Lincoln on Secession

“Any people anywhere being inclined and having the power have the right to rise up and shake off the existing government, and form a new one that suits them better. This is a most valuable, a most sacred right – a right which we hope and believe is to liberate the world. Nor is the right confined to cases in which the whole people of an existing government may choose to exercise it. Any portion of such people that can may revolutionize and make their own of so much of the territory as they inhabit. More than this, a majority of any such portion may revolutionize, putting down a minority, intermingled with or near about them, who may oppose this movement. Such minority was precisely the case of the Tories of our own Revolution. It is a quality of revolutions not to go by old lines or old laws; but to break up both and make new ones.”

- Abraham Lincoln


  1. I really think Lincoln was one of the sublime Machiavellian sociopaths in history. His career is replete with statements that if taken at face value would mark him for a great American Patriot but... he brought doublespeak to bear on everything. If he told you his position plainly you'd think you understood it only to have him elegantly dissemble on the matter later. He had the power to convince a crowd that he had not really said things which they had plainly heard him say. What a snake.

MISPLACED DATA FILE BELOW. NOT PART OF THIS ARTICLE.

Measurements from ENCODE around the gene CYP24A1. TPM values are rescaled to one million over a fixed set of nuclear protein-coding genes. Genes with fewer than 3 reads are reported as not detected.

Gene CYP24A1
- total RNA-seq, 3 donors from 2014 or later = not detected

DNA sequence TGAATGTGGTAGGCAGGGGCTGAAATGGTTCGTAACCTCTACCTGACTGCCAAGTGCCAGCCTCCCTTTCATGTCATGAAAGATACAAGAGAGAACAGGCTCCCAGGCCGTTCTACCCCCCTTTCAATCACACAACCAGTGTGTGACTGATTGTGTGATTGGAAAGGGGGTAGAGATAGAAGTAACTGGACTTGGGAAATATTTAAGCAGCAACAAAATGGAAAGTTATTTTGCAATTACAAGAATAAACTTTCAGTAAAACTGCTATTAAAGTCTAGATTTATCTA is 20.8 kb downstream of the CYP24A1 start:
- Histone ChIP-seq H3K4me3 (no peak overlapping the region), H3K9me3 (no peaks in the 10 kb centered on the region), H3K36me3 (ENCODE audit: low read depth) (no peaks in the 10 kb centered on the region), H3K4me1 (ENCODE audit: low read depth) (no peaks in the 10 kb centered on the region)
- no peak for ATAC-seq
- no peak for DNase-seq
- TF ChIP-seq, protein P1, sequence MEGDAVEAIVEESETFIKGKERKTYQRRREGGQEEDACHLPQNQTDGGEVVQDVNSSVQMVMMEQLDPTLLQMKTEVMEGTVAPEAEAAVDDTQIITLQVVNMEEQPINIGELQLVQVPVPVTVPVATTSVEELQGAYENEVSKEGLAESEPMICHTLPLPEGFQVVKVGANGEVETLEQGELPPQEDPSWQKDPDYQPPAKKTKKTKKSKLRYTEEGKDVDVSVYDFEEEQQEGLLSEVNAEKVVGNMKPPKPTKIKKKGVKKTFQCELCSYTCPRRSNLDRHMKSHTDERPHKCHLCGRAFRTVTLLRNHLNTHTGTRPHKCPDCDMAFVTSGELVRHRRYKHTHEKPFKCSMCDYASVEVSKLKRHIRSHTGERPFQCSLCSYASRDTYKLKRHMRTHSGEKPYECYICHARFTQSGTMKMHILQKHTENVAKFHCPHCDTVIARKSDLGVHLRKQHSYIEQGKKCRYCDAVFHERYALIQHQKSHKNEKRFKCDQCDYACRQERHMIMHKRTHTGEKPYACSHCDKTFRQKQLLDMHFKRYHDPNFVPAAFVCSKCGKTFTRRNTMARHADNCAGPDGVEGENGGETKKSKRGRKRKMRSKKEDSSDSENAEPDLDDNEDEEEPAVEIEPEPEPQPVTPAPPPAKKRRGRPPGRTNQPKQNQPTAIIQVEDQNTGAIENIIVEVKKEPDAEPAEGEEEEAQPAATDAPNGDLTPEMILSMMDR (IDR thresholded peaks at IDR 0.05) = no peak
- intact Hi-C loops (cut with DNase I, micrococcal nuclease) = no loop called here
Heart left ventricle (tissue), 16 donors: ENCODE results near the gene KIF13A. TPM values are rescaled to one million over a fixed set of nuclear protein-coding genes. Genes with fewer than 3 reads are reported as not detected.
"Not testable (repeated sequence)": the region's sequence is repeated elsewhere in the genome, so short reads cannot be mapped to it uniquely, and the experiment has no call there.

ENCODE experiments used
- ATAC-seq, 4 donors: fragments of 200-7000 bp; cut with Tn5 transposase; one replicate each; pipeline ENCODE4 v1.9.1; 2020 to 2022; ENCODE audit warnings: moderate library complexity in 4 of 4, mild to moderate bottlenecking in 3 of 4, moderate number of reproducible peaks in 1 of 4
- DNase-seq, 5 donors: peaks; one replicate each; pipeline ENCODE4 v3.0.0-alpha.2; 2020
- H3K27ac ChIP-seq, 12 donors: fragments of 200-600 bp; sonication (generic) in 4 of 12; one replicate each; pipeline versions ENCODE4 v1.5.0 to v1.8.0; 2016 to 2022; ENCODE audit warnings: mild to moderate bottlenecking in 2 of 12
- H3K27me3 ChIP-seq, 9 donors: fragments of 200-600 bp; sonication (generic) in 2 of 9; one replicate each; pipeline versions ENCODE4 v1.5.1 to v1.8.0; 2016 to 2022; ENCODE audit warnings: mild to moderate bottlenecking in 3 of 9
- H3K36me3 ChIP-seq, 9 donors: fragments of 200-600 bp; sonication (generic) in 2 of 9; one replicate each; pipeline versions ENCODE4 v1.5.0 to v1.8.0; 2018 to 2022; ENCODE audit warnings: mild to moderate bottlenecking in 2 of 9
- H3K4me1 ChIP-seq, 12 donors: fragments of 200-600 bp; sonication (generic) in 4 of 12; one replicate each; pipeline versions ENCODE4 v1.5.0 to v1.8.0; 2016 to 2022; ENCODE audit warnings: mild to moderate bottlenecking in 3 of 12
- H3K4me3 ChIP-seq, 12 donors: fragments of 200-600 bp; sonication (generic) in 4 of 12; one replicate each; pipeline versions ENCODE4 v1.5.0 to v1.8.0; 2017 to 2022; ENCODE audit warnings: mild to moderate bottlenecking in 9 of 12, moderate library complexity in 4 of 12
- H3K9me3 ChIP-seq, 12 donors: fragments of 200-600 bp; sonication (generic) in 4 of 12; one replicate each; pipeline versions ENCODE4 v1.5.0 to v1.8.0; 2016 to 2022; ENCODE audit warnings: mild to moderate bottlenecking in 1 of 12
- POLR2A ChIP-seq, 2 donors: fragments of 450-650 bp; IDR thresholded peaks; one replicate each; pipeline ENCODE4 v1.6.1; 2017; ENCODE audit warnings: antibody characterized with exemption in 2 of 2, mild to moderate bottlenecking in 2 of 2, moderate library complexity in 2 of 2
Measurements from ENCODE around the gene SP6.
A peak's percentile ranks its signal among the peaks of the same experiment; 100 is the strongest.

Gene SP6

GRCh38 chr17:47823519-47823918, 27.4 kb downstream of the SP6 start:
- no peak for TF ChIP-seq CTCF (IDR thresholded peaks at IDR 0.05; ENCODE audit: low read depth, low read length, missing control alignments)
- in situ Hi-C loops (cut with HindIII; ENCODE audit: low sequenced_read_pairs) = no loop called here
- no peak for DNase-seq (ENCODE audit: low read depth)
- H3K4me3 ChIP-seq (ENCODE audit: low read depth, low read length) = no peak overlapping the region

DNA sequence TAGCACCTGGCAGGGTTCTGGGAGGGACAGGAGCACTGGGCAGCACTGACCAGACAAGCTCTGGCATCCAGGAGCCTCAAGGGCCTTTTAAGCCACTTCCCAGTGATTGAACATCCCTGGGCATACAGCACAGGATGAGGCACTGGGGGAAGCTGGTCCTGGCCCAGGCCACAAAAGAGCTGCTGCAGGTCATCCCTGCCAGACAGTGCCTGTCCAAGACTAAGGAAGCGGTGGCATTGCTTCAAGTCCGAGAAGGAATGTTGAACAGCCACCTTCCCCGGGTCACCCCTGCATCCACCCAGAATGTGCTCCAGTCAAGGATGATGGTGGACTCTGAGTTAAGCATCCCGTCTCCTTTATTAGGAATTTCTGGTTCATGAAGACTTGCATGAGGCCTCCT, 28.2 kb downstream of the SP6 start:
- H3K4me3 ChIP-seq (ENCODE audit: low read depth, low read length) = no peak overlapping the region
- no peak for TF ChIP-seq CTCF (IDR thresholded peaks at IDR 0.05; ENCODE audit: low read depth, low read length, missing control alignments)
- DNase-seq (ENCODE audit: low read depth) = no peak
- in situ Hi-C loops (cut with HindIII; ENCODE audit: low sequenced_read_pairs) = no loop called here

2. He certainly must have been as you say.

    I still haven't read anything substantial on the Civil War or Lincoln.

    Should I start with DiLorenzo's stuff?

  3. Normally, if someone were approaching a subject with which they're trying to familiarize themself you'd direct them to the "standard works" first, then to the more eclectic expose` but in the case of Lincoln we've all been force-fed so much Abolitionist and Propositional Nation Theory tripe that I think one should go straight to DiLorenzo's work.

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  5. I'm also considering the best "firsthand" accounts to read.

    Should I find Sherman and Lee's writings and journals?

  6. Not bad but I like the transcripts from the Linclon/ Douglas debates. It highlights Lincoln's hypocrisy in bold relief.